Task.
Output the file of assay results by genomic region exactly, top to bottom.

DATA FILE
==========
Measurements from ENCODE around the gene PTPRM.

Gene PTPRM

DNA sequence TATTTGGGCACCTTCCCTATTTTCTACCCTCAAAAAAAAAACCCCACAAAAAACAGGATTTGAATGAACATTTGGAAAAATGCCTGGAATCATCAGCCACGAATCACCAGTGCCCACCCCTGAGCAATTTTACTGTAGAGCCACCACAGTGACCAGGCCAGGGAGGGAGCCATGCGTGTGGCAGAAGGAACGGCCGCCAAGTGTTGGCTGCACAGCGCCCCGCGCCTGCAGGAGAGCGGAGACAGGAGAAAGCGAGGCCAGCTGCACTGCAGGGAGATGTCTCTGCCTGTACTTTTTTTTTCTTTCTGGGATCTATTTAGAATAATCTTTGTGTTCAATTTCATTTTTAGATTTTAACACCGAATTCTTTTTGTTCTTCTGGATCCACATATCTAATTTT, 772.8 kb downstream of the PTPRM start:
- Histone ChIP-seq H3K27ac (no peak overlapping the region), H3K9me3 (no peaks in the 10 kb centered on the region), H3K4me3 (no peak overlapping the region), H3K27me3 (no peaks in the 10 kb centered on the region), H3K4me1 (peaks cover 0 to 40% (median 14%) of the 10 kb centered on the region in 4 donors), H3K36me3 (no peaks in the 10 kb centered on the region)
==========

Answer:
Measurements from ENCODE around the gene PTPRM.

Gene PTPRM

DNA sequence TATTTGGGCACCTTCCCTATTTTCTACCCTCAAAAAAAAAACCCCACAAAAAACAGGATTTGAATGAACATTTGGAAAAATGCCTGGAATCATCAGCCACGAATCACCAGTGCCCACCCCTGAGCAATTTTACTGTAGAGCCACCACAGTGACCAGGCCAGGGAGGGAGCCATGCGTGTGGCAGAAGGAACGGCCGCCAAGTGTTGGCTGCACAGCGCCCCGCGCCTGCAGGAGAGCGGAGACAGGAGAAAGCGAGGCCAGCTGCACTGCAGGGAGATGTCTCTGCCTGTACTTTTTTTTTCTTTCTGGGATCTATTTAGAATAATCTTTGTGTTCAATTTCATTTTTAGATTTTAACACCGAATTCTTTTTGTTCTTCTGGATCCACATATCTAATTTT, 772.8 kb downstream of the PTPRM start:
- Histone ChIP-seq H3K27ac (no peak overlapping the region), H3K9me3 (no peaks in the 10 kb centered on the region), H3K4me3 (no peak overlapping the region), H3K27me3 (no peaks in the 10 kb centered on the region), H3K4me1 (peaks cover 0 to 40% (median 14%) of the 10 kb centered on the region in 4 donors), H3K36me3 (no peaks in the 10 kb centered on the region)